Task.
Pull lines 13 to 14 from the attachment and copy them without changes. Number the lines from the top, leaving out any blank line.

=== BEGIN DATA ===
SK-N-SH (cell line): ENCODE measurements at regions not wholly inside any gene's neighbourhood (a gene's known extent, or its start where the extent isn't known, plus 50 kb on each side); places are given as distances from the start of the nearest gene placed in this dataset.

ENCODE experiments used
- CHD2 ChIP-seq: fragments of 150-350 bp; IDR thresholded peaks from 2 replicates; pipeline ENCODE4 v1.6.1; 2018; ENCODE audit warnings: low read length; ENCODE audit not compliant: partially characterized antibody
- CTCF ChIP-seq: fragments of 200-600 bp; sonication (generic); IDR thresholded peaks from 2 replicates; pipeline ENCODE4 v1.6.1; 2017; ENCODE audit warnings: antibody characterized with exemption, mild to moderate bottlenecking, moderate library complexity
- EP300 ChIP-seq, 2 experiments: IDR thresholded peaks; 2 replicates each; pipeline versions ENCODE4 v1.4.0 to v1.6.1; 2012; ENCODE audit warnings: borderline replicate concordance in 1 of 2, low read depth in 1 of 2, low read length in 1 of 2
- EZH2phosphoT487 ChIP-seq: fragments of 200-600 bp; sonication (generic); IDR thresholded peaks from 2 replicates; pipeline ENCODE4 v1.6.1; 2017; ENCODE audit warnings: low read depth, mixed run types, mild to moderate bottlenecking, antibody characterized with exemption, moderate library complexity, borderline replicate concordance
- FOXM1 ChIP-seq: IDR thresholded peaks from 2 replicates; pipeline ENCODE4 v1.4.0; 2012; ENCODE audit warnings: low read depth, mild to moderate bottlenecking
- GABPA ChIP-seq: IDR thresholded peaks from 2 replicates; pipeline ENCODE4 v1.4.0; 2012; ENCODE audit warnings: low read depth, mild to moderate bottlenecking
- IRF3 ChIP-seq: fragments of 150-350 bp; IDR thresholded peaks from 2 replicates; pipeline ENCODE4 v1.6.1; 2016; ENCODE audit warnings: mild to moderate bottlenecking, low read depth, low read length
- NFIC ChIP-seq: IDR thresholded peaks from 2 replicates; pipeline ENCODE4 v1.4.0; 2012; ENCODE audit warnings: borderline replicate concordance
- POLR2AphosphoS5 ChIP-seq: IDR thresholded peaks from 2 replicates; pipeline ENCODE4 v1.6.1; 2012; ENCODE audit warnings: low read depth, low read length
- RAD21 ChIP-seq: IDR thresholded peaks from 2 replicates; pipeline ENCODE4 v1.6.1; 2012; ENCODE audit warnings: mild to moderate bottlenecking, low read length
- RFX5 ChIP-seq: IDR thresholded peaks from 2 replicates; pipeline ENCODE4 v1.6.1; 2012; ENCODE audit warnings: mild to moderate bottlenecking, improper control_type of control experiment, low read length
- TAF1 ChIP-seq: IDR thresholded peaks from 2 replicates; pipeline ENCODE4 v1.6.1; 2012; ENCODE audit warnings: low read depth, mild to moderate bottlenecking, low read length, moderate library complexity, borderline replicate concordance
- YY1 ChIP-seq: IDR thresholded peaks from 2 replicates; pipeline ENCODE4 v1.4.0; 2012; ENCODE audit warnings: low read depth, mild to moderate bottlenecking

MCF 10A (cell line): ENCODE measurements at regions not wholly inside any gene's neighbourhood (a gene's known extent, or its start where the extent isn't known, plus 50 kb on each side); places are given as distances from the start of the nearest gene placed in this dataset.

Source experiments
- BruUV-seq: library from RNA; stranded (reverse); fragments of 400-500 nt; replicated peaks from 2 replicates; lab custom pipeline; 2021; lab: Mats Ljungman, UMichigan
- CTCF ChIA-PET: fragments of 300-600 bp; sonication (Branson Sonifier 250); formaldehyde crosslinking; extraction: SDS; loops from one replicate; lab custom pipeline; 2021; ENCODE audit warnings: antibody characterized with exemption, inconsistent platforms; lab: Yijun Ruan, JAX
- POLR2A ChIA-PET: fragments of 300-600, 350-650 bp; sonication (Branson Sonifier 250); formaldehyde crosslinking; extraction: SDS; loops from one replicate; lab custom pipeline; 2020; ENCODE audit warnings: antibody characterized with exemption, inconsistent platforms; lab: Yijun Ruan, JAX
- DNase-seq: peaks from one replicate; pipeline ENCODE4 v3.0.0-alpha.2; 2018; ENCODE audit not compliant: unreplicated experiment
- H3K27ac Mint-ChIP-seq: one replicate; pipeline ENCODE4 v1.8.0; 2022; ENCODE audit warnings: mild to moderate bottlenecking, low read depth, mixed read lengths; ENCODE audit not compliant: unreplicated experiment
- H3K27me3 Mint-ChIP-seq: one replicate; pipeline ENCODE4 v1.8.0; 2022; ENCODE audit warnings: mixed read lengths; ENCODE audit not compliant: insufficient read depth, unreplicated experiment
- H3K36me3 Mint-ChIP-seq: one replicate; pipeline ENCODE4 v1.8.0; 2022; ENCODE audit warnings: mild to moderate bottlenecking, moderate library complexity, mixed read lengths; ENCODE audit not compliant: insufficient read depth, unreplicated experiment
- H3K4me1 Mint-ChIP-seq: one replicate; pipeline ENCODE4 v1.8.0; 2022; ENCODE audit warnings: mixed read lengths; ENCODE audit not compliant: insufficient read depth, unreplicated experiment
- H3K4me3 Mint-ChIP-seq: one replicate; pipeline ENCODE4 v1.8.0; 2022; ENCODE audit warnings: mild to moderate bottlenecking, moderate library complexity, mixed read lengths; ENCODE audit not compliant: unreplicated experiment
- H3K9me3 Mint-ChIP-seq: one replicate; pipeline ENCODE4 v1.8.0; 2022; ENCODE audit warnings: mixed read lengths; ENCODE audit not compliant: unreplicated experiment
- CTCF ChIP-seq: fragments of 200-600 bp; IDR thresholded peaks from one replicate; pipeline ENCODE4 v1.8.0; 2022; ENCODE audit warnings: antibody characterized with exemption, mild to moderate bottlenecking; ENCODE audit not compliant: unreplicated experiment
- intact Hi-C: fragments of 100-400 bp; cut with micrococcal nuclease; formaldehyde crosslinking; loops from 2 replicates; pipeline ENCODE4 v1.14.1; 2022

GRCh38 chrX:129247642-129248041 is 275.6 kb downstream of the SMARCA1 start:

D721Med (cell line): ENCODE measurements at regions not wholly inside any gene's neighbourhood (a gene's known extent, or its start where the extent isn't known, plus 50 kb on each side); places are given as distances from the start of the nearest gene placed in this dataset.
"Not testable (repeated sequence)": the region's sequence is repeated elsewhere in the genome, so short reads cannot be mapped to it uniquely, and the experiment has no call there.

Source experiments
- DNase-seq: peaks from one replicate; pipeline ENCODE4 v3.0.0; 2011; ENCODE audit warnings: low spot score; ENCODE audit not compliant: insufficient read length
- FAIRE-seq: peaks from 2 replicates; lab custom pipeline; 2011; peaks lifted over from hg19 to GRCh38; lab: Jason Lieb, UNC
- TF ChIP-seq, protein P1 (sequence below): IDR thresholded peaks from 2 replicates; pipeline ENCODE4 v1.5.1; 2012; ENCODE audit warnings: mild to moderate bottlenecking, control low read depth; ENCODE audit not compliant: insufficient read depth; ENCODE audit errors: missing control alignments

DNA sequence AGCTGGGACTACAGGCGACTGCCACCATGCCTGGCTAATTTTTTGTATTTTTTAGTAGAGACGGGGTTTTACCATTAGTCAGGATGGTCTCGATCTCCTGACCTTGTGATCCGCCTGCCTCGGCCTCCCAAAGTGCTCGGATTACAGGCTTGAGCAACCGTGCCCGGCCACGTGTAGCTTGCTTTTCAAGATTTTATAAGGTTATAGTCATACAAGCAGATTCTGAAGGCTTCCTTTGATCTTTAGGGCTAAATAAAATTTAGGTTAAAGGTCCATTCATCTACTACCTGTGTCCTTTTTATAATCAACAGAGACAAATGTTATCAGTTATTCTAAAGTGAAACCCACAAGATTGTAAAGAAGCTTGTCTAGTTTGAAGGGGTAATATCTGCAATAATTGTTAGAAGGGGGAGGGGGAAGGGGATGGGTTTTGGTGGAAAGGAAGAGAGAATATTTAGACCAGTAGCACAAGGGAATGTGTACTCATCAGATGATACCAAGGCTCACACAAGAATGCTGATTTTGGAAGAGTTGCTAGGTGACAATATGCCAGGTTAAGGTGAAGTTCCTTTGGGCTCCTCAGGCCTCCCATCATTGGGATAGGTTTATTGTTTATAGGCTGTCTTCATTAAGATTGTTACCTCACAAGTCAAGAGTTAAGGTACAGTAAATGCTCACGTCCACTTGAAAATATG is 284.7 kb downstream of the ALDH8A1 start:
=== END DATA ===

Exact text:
- RFX5 ChIP-seq: IDR thresholded peaks from 2 replicates; pipeline ENCODE4 v1.6.1; 2012; ENCODE audit warnings: mild to moderate bottlenecking, improper control_type of control experiment, low read length
- TAF1 ChIP-seq: IDR thresholded peaks from 2 replicates; pipeline ENCODE4 v1.6.1; 2012; ENCODE audit warnings: low read depth, mild to moderate bottlenecking, low read length, moderate library complexity, borderline replicate concordance